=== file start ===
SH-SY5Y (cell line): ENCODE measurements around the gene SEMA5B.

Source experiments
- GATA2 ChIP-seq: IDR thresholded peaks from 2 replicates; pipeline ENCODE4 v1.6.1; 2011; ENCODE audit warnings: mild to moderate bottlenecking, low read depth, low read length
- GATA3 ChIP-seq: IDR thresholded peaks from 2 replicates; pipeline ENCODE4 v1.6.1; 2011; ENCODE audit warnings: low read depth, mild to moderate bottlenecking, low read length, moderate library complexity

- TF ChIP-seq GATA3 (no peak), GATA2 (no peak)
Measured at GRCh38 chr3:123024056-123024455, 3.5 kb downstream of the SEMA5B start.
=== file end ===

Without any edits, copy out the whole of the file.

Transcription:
SH-SY5Y (cell line): ENCODE measurements around the gene SEMA5B.

Source experiments
- GATA2 ChIP-seq: IDR thresholded peaks from 2 replicates; pipeline ENCODE4 v1.6.1; 2011; ENCODE audit warnings: mild to moderate bottlenecking, low read depth, low read length
- GATA3 ChIP-seq: IDR thresholded peaks from 2 replicates; pipeline ENCODE4 v1.6.1; 2011; ENCODE audit warnings: low read depth, mild to moderate bottlenecking, low read length, moderate library complexity

- TF ChIP-seq GATA3 (no peak), GATA2 (no peak)
Measured at GRCh38 chr3:123024056-123024455, 3.5 kb downstream of the SEMA5B start.